For this assignment, we were asked to produce a drawing larger than A3. We could base our work on any aspect of what we had studied during part 3.
I chose to focus on trees, in particular expanding an idea I had in a previous exercise, when I drew a charcoal forest.
I worked in charcoal and white chalk on A2 paper. I used the charcoal to create areas of hazy grey, and mixed in white chalk.
I then slowly built up layers of marks representing trees, making each layer darker and more dense, the closer to the foreground it was supposed to be.
I had to play around and experiment quite a lot to get the effect I desired.
I played with different ways of mixing the media and smudging the chalk and charcoal. I then felt as though the background was too sparse, so I used my chalk and charcoal to create lines which were supposed to represent trees in the distance.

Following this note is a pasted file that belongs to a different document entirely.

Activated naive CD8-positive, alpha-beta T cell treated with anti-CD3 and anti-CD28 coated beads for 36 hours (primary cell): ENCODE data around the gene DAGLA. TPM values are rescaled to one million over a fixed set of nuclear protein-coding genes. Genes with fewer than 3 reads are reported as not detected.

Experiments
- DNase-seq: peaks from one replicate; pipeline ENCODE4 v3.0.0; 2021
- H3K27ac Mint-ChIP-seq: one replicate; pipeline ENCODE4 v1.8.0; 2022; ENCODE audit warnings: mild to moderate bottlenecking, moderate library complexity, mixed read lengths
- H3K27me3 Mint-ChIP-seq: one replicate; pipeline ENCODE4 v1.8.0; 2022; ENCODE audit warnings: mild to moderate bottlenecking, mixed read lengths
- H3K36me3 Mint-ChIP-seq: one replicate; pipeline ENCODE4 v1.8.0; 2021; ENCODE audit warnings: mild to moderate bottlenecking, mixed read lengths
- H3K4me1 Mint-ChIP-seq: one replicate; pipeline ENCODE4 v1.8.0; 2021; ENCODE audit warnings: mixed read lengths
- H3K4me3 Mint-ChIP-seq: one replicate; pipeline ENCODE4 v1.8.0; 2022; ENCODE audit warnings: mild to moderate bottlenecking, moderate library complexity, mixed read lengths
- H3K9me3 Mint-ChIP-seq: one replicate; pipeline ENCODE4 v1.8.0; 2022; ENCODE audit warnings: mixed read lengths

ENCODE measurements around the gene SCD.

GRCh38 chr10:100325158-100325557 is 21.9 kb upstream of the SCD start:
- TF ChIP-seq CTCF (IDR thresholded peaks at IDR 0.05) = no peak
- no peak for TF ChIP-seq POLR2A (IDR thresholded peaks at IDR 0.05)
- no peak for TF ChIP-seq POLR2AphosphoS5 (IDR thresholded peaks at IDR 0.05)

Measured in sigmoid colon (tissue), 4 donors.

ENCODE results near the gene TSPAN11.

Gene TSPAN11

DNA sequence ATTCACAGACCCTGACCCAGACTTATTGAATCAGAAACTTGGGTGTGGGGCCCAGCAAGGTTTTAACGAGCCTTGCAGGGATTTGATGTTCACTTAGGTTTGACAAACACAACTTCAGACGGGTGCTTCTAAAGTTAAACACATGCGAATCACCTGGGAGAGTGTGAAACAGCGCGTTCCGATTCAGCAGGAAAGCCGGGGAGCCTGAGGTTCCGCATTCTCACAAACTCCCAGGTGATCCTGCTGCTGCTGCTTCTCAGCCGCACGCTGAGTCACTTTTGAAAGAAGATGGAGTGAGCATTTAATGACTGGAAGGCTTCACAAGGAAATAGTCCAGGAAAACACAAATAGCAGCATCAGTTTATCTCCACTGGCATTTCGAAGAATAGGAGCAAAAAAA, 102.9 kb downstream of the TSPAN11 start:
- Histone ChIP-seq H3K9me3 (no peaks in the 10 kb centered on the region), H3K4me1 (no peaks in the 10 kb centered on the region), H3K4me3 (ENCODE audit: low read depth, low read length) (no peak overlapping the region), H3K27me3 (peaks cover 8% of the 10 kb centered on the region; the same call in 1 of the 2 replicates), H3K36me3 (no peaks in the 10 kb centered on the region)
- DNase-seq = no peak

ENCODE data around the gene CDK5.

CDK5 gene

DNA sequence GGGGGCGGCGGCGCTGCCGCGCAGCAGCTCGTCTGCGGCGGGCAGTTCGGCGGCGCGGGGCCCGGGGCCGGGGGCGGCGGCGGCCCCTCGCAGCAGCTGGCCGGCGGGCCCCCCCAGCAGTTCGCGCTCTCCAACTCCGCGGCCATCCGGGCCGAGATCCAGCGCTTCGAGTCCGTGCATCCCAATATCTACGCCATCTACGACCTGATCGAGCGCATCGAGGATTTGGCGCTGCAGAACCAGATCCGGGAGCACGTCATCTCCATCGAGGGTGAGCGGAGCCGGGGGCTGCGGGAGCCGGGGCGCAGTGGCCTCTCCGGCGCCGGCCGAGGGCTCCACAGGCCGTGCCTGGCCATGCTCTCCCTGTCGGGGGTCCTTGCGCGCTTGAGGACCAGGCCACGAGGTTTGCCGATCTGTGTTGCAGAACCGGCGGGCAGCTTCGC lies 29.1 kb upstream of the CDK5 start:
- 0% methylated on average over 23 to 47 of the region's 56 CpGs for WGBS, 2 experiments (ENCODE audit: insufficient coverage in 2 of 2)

Finally, I added some splatters of black and white acrylic ink, though the white isn’t as prominent as I would have liked.
I did quite a lot of research on artists who depicted trees, and compared different styles and methods. I think the artist who more inspired me to create this piece was Gary Cook, a contemporary artist, who paints the most beautiful and haunting forest scenes.
I feel that there could have been more contrast, and that the darker areas could have been emphasised with a deeper black medium such as ink. But I was worried I would spoil my work, if i painted on the ink as an after thought.
I think that this image displays aerial perspective fairly successfully. There are definite distinctions between the different areas of the forest, and differentiation in tone, density and detail, although detail isn’t a feature of this piece.
I also feel as though I have created a scene with atmosphere.